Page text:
Central Business District Renaissance!

officeThe Northeast Ohio office market ended 2014 with minimal fanfare statistically speaking, but the future looks exceedingly bright. Overall, vacancy increased a minimal .32 basis points, mainly due to the addition of a now vacant suburban office building in the Southwest submarket, formerly occupied by NASA. But this seemingly lackluster activity doesn’t paint the complete picture. The Central Business District (CBD) is in the midst of a renaissance, which took center stage in 2014. The city’s resurgence received national recognition and began showing up on many “best of” lists. In addition, the Republic National Committee has taken note of the world-class facilities and amenities and decided to hold their 2016 National Convention in Cleveland. Northeast Ohio based developers and entrepreneurs have been the primary catalysts for this ongoing transformation, forever changing the landscape of downtown Cleveland.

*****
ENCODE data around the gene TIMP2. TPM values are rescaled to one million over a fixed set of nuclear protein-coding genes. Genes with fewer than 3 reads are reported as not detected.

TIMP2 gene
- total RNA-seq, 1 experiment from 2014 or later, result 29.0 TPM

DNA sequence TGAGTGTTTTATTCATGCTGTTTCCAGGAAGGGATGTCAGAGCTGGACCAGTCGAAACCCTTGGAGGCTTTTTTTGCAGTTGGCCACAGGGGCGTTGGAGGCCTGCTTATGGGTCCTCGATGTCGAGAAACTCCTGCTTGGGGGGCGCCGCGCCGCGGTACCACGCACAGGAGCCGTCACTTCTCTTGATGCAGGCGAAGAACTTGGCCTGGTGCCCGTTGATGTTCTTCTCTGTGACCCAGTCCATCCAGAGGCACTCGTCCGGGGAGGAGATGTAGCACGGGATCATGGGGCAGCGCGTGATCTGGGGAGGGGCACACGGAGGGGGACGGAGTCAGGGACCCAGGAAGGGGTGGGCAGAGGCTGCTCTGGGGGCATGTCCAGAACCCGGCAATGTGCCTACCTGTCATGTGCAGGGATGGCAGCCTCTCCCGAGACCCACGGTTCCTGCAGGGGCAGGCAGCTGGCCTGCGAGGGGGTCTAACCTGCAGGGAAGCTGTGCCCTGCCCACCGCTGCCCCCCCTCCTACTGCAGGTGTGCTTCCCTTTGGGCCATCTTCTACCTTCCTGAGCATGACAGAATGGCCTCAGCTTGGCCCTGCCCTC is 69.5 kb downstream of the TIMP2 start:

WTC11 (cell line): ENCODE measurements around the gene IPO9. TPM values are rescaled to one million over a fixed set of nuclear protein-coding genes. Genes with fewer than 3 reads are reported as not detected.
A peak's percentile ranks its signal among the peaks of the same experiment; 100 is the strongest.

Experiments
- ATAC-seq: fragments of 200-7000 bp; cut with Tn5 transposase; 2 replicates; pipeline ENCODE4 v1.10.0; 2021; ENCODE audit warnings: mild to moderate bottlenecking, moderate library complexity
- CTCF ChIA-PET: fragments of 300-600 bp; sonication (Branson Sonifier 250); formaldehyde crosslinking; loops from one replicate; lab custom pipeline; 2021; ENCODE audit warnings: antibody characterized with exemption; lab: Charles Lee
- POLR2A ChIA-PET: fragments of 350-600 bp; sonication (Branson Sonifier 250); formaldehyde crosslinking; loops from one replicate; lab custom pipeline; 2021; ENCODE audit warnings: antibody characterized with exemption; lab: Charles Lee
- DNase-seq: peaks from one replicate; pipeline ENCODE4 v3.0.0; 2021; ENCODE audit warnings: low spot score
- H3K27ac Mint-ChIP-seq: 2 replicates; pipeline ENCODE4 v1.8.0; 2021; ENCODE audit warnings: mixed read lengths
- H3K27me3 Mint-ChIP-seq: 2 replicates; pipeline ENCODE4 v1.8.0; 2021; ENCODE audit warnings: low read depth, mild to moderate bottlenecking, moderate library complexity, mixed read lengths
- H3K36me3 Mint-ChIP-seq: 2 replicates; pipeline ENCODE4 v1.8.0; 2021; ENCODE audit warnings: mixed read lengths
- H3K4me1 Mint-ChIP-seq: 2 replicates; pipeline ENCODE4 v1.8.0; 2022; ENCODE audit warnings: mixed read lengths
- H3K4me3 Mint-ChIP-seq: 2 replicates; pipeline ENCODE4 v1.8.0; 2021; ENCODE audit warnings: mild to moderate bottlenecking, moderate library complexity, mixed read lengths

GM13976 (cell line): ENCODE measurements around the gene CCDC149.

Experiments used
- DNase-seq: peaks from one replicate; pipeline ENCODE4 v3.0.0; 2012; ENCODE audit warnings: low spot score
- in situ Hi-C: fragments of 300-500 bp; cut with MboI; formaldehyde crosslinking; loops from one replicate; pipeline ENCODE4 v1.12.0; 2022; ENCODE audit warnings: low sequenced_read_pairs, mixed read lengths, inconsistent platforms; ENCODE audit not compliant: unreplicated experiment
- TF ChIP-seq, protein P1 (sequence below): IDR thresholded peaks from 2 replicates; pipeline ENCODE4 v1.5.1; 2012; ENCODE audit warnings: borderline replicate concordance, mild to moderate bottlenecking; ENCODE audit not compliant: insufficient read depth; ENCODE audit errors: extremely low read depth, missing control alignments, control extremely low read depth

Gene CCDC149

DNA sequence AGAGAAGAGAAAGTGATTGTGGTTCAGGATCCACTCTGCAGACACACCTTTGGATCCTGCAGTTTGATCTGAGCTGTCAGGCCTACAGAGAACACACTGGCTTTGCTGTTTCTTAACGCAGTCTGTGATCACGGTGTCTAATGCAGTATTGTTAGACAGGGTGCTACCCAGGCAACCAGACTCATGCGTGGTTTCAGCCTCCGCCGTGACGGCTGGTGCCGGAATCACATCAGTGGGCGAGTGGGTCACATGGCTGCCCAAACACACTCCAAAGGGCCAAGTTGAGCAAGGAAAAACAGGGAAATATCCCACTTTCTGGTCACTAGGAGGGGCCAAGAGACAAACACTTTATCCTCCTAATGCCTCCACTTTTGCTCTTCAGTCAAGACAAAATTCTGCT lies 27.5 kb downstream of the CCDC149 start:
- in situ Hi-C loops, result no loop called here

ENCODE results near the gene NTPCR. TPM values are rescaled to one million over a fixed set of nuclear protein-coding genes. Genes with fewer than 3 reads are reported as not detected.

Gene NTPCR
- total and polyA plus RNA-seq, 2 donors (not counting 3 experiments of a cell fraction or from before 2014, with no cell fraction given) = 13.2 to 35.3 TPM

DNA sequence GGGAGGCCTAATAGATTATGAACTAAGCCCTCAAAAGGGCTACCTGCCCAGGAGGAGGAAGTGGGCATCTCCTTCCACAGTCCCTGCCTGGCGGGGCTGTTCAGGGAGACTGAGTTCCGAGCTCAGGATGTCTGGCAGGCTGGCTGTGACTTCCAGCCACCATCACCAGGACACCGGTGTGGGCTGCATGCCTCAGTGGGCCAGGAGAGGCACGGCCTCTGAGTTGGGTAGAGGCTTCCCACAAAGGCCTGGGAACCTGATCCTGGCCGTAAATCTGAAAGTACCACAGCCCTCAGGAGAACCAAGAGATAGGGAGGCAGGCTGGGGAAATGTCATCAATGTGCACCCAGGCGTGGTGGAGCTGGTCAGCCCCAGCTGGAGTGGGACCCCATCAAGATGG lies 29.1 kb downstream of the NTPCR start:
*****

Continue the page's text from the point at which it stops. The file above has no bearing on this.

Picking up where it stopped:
In the CBD, the Class A category, which includes 11 buildings, is the healthiest segment of the downtown office market with a year-end vacancy of 15 percent, down slightly from 15.23 percent at the end of 2013. Some tenants have relocated to the newest Class A building, the Ernst & Young Tower in the Flats East Bank, freeing up opportunities for tenants currently in B buildings to upgrade to more efficient and higher-quality space. Two downtown companies downsized in the class A category, stifling gains in occupancy. In the class B category, Barnes Distributing was acquired by MSC Industrial Supply Co. in 2013 and relocated many business operations out of state, closing the Cleveland office in the summer of 2014, vacating nearly 40,000 square feet at Tower at Erieview. Also in the CBD, there is meaningful progress toward the conversion of functionally obsolete inventory of class B- and C office buildings, prompted by the voracious demand for downtown housing. The process of repurposing office buildings can take several years to achieve because existing tenants need to be relocated before construction can proceed. In the next 24-36 months, there should be an appreciable and steady reduction in vacancy in the class B and C categories as a result of these conversions. Link to full report.


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